Seeing red with Paul Cummins

A Paul Cummins' poppy hits the dirt
A Paul Cummins’ poppy hits the dirt

It’s 2015. We’re thinking about the New Year. But this is my stake in the ground for the old year, for memory, for something inscribed in the winter ground of dirt and decay. Arriving in the post a couple of days ago, my poppy from Paul Cummins’ installation ‘Blood Swept Lands and Seas of Red’.

Its simple singleness in my garden is somehow equivalent to my inadequate comprehension of 1st World War – I didn’t see the installation in the flesh, I don’t come anywhere close to understanding the trenches in the flesh, but I do know that, for me, this single poppy (a rose, in my daughter’s eyes) is both a point of connection to my great-Uncle’s death in the Second World War on the HMS Gloucester, and a symbol of the flourishing beauty embedded in the world.

In some ways, it’s only family that connects us to the past – through their heritage, their stories, their relationships. I’ve recently published my mother’s memoirs (Family: A Bridge For One World), and experienced the unexpected hostility from family for whom the memories did not reflect reality. I’ve felt at a loss over this. For my Mum, the truth and beauty embedded in the world as she has seen it and lived it is something to which she testifies. This is not the same as the facts and the sentimentality. In the same way, the 1st World War doesn’t connect through facts and sentimentality – though often that’s the ‘mediatized’ language – but through truth and beauty. This is the kind of art work I like, and remains the biggest challenge for the kind of photography I like. I’m so grateful to my Mum for being so full of integrity as to show me a glimpse of it. In many ways, the garden in which I’m planting my poppy, is hers.

Saying Christmas louder than words

Colour Nativity, by Sebastian Bergne, 2011
Colour Nativity, by Sebastian Bergne, 2011

I’ve spent a lot of time over the last month analysing the iconographic language of photographs by Julia Margaret Cameron. Her photographs of Mary are undoubtedly tied to the realism of a posed, dressed up model who is trying to look like a biblical Mary. But the question I keep coming back to is how the ‘type’ continually resurfaces?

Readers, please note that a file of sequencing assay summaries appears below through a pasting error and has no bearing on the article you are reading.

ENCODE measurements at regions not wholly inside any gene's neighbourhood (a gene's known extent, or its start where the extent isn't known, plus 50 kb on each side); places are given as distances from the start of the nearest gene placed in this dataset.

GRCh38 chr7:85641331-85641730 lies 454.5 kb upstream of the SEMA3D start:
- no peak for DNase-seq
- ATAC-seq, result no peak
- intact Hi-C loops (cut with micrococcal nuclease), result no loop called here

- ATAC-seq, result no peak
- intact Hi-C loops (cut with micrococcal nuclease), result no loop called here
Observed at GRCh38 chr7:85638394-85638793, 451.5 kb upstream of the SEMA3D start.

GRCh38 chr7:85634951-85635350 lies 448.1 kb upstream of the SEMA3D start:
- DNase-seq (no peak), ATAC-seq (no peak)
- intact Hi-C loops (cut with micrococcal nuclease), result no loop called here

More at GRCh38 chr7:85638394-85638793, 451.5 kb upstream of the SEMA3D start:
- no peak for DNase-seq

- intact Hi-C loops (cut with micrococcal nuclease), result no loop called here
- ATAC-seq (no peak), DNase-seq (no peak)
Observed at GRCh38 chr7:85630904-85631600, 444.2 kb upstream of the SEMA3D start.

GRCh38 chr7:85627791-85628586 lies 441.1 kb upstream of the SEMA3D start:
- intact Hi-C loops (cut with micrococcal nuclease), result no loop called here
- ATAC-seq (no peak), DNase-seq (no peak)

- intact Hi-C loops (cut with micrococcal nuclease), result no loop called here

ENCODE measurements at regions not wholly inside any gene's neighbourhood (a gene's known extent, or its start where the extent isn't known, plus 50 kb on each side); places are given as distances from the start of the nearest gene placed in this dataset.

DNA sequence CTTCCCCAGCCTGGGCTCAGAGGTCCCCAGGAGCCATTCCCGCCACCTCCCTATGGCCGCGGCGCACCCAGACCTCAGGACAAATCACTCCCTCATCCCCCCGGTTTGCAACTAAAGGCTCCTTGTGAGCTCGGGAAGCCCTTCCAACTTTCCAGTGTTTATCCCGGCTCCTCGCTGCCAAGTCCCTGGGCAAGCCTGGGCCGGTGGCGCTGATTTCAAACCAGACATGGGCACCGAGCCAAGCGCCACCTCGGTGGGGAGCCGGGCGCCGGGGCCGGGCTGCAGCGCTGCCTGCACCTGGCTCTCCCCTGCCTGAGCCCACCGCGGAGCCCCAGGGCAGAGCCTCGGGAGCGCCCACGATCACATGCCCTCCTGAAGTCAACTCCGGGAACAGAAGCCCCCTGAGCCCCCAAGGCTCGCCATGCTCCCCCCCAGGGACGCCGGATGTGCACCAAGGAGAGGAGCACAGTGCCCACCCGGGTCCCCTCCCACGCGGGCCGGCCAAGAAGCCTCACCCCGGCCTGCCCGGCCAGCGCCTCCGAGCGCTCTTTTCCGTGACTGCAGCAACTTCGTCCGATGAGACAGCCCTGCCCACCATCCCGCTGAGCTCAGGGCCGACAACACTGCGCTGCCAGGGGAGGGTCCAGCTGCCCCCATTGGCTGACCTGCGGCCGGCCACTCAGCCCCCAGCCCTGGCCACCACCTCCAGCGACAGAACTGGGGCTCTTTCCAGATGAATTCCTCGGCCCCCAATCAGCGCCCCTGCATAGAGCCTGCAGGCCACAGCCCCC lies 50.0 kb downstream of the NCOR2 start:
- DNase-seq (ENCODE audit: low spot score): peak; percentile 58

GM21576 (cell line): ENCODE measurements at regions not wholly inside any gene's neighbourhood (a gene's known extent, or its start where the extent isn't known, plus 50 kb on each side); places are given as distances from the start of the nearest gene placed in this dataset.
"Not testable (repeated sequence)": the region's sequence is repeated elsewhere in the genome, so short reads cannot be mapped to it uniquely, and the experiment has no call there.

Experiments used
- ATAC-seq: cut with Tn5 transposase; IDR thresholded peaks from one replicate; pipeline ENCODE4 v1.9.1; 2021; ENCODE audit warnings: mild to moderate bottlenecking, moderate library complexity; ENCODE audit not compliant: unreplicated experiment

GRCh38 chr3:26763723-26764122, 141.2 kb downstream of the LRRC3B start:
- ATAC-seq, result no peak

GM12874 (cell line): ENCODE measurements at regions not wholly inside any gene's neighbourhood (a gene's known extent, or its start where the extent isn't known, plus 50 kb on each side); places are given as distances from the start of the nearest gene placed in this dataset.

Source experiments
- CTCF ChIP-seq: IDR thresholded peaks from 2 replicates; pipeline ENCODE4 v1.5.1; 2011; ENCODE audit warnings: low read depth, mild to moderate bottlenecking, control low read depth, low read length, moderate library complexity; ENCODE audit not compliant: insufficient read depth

Photography makes the most of a real scene, real skin, real cloth, real symbols in front of the lens. And critics have said Cameron’s Marys are demonstrative of feminine domestic assertion within the constraints of Victorian society’s norms: her Mary lives in the 1800s. But I think there’s something more obvious than this which gets overlooked. Even with all that dressed up reality, her Mary is still iconographically pointing to the original Mary. Rather than an empowering of modern domestic woman, the pointing action of Cameron’s photography seems to look the other way: her model empowers and reveals the biblical figure of Mary.

There’s something irreducible about the iconography of Mary. Something that can be captured in the simple blue block of Sebastian Bergne’s Nativity above. Something that works at the level of a sign, which remains visual rather than word-based (see Emilie Voirin’s take on a nativity set). Is it the accrual of years of visual reference (conventional), or is it the way truth lives beyond language (ontological)? Is it a universal stripping down, or is it a fleshed out concept. One thing that photography generally does hang onto is a ‘fleshing out’ – that reality behind, within, around the iconography. Isn’t that an incarnational Christmas characteristic?

Artist-in-Residence comes home

Trinity College 1977, with thanks to May Cropley
Trinity College 1977, with thanks to May Cropley

My first week as Artist-in-Residence at Trinity College, Bristol has passed in a flurry of grant applications, delivering books and studio, and finding the teaspoons. Getting to the post on time, clocking in with my PhD supervisor in Cheltenham, remembering that my long summer loans have expired on my books, talking to the tax-woman and forgetting to bring in that all-important accessory, the Church of England wall-calendar has left me dizzy. But all of that is circling the right space.

I’m looking at the Trinity College photo of 1977, in which I find my parents, Tom Gledhill and Serena Holroyd. In their late ’30s, they met here, and a year after this photo was taken, they married. Another year later and I was born in Bristol, which had become their UK base in the midst of inter-continental travels including Uganda, Nigeria, India, Malawi and Kenya. The hairs go up on the back of my neck with this photo. Initially because of the invisible relation happening between my parents, stretched across the space (which I’ve talked about before – in this case, mistakenly identifying them in the 1978 photo): my Dad is in the centre at the back, as if his is the crest on the lintel behind him, and my Mum is second from the far left, standing.

But there is more to this now that I’m here too, working. As I look, I see a geometry with my own personal triangulation of father, mother and me; and also now a geometry with people, building and environment. Though this is more a sedimentary layering than a triangulation: the people are the front line, the presenting face, the uniformity of purpose; the building is the constructed stage, the bearer of history and inscription; the environment is the wavering shimmering reflection in the windows of surrounding trees and sky. The picture turns a collective portrait scene into abstract strata – there is no side or back. But if the lack of depth or conversation is frustrating, it’s also the perfect backdrop for a new adventure. A new adventure into pictures and place. I like to think I might be a little bit like one of the group, a young man towards the top left, who resolutely turns his head to the side, avoiding the common gaze.